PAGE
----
Panasonic Toyota Racing goes back to its roots this weekend with Formula 1's first-ever night race, on the streets of Singapore. Prior to competing in Formula 1, Toyota took on the challenge of the Le Mans 24 Hours, so plenty of team members are already experienced in the demands of night racing. Using that knowledge the team has prepared a special pit board which will be visible at night while other measures have been taken, such as adjusting the display on the drivers' steering wheel and providing additional lighting in the garage. The inaugural Singapore Grand Prix will be held on the 5.067km Marina Bay circuit, which includes a stretch over the famous Anderson Bridge and a tunnel underneath a grandstand. To prepare for the twin challenge of a new circuit and a night race, the team sent engineering and logistics staff to study the situation firsthand in July, while computer models have been used to predict the likely set-up requirements. A high downforce configuration is expected, so the TF108 will revert to a different specification compared to the low-downforce package used in Monza.
“Singapore is a new challenge for everyone because it is the first time we will race there and the first time to race at night. We don't know exactly how the track will be or how challenging the conditions could be, so it will be very interesting. For any new circuit, Friday practice is really important because that is when you can understand the track and that is particularly true in Singapore when we are driving at different times compared to a normal weekend. It is going to be a challenge for everyone and I am looking forward to it. It looks like it will be an amazing Grand Prix and I can't wait to experience the city because I have been several times but only for brief visits. I usually adapt very quickly to new tracks thanks to the time I spent in karting and the team was strong in Valencia on a new circuit so I am feeling pretty good about this weekend. High-downforce tracks suit our car very well and after bad luck in Spa and Monza I am looking forward to returning to the points.”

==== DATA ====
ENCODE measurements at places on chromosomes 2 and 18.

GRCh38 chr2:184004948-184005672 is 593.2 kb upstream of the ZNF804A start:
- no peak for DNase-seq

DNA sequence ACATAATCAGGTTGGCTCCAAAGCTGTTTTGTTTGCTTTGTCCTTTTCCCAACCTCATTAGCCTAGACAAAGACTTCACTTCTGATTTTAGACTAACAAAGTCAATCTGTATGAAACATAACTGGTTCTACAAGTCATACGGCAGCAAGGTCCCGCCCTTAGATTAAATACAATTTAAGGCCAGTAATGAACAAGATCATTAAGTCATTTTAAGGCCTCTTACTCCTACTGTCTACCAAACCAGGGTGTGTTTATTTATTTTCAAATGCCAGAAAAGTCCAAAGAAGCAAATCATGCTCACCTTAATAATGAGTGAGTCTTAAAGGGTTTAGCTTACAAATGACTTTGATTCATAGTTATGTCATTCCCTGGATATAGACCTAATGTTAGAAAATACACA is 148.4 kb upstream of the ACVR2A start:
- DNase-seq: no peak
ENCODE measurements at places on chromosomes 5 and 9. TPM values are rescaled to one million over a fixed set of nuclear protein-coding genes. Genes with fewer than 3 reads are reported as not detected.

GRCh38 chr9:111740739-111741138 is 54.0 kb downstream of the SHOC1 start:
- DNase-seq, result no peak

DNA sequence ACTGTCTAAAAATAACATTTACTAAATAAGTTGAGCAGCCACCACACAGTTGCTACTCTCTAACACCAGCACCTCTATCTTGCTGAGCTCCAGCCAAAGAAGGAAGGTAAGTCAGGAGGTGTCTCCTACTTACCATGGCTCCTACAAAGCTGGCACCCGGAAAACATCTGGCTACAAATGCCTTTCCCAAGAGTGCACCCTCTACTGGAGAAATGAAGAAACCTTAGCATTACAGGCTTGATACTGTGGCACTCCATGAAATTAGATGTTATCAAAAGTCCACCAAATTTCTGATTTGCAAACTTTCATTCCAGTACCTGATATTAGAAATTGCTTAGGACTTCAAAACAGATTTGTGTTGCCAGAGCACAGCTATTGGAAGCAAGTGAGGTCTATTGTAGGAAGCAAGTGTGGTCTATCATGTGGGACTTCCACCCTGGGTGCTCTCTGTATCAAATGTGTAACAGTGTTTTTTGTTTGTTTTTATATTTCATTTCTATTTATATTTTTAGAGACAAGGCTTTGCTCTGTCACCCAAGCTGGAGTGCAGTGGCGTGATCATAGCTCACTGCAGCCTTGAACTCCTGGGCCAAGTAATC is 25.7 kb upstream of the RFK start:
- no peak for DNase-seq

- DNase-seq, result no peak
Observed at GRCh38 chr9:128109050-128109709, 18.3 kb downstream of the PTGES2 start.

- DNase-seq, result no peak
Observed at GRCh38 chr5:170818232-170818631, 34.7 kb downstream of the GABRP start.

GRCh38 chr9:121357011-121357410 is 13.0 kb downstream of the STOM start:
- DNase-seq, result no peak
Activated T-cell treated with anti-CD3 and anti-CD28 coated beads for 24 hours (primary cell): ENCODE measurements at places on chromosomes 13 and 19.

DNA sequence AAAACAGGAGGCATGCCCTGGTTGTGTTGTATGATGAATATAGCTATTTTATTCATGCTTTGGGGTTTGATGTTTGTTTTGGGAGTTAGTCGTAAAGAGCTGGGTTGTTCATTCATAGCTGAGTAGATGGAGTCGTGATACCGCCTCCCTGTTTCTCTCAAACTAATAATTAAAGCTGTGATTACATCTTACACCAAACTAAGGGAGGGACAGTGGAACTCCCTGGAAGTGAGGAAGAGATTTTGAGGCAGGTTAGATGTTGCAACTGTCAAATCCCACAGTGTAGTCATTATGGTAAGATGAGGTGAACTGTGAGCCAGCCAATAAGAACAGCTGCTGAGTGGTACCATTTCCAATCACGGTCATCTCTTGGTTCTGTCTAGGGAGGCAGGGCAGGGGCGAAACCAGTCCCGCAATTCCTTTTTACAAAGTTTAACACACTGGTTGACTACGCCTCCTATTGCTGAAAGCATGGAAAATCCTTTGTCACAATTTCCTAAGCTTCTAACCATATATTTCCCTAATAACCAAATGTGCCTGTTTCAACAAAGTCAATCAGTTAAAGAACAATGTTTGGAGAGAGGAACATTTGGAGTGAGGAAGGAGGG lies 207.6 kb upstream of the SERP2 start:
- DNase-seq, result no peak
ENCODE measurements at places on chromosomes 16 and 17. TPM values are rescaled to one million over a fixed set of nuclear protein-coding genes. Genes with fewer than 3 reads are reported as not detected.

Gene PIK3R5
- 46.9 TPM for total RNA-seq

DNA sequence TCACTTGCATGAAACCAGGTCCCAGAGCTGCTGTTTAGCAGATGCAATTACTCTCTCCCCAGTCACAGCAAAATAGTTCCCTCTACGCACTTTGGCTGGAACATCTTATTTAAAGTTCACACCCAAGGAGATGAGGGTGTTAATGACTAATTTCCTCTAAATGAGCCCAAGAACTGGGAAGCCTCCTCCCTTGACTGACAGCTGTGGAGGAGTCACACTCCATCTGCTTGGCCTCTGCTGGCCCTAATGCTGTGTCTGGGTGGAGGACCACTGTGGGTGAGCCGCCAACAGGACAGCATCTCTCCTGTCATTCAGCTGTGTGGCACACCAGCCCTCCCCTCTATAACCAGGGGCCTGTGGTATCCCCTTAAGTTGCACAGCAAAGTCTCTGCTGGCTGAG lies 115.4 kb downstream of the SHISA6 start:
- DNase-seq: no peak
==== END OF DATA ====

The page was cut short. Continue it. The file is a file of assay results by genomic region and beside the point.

“Night racing is good fun and a great show for the fans. I competed in a night race at Las Vegas in 2005 when I was racing in the United States and that was a different experience, especially as it was on an oval. It is no problem driving at night generally because the lights make it seem more like daylight but it is a bit strange to be racing at a time when normally you are resting. I have actually already driven the TF108 at night, on a demo run in Valencia in January, but it will be a totally different experience this weekend. The venue in Singapore looks fantastic and I am really looking forward to this race because I believe we have a good chance to score more points. Things didn't work out for us in Monza, with the changing track conditions coming at just the wrong time for our strategy and the fight for fourth in the Constructors' Championship is very close now. We are really motivated to come out on top.”
Pascal Vasselon, Toyota (Senior General Manager Chassis):
“We have experienced several new venues since 2004 and generally everything goes smoothly. We are used to handling the challenge of a new track so that doesn't worry us. Obviously we have studied the lay-out in Singapore and we have found similarities to other tracks which lead us to conclude it will be a high-downforce circuit. So we know which direction to go in terms of aerodynamic set-up. We have made one or two small tweaks to our aero package and we expect the TF108 to suit the characteristics of the Singapore track. One of the other things we looked at early on was braking severity - this is very important because if you have to make changes it takes time. There is no doubt that Singapore will be very demanding on brakes and we expect them to be working at very high temperatures. Everyone is very much looking forward to the race and we have high hopes.”
Source: Toyota F1